The day was January 1st...just like every year before, a flood of people were signing up for gym memberships and ready to get results...but that wasn't the case for Staci Bravery. She'd only shown up to yet another gym because everyone said it was "what she needed to do". Having been a "bigger girl" in her mind since puberty, Staci was always told she "had a slow metabolism", "needs to eat less" and "exercise more" to be "healthy like the other girls". Head held low, and having never seen results, she was back to the gym trying to attack her poor metabolism head on. Little did she know, she wasn't meeting with a normal trainer this time...she was meeting a physiologist named Ken Weller! He welcomed her to the facility and told her that they were going to figure this out TOGETHER. Approaching her goals like a court case, Mr. Weller took her through a Needs Assessment to gather the evidence, and compare with the prosecution (her past naysayers). He divined the following exhibits of evidence in the process:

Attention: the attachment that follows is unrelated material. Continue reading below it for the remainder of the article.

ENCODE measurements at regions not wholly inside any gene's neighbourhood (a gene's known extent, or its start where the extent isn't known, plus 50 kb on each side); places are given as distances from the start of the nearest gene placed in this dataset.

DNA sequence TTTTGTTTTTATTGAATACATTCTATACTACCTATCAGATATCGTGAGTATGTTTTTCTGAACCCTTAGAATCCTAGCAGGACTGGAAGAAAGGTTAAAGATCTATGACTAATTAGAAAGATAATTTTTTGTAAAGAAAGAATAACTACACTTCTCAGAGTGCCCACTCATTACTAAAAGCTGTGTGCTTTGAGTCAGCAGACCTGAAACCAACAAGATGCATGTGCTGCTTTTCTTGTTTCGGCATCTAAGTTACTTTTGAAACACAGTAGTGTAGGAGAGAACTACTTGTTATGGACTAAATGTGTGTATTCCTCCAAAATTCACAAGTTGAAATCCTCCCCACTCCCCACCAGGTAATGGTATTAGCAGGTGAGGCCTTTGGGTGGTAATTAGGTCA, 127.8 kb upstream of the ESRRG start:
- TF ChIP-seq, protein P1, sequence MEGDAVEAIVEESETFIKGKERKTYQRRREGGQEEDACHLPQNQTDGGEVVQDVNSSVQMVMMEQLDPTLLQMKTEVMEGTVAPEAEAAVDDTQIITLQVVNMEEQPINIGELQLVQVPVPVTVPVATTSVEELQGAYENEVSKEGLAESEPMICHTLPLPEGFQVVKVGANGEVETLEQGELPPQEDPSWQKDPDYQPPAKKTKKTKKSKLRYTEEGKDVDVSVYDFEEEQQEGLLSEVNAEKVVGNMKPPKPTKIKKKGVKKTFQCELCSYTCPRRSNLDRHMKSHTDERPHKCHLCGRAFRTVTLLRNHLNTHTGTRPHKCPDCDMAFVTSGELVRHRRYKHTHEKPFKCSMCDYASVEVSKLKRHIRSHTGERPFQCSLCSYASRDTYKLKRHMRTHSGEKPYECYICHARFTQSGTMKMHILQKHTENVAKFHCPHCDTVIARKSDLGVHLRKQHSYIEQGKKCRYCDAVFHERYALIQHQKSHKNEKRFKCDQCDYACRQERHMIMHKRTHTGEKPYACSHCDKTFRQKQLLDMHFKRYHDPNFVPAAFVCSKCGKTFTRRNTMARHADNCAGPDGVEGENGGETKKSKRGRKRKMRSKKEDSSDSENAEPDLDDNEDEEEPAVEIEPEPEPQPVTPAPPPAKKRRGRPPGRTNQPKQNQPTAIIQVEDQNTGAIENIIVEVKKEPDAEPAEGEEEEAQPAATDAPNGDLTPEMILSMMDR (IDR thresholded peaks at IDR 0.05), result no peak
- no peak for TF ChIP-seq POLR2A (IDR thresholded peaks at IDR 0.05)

Exhibit A) At 5'4", 163 lbs, and an Abdominal Circumference of 32 inches; Staci had a BMI of 28.3 and an Abdominal to Height Ratio of 50%. Her doctors had been telling her that she was "overweight" based on her BMI since she was a teenager, and that was the first time she was told "You just have a slow metabolism"
Exhibit B) Ms. Bravery had consistently been skipping breakfast, only snacking through the day, and having a moderate sized dinner when she actually became hungry in the evenings. After tracking her food in MyFitnessPal for a couple weeks prior to the appointment, they saw that she was only eating 800-1000 calories per day. Unfortunately, over half of the sparse food she was eating came from refined and simple carbohydrate sources (high in sugar/low in fiber). She was always hungry growing up, but after having so much trouble with her weight, her mom had trained her to ignore the hunger/eat less to "burn more fat"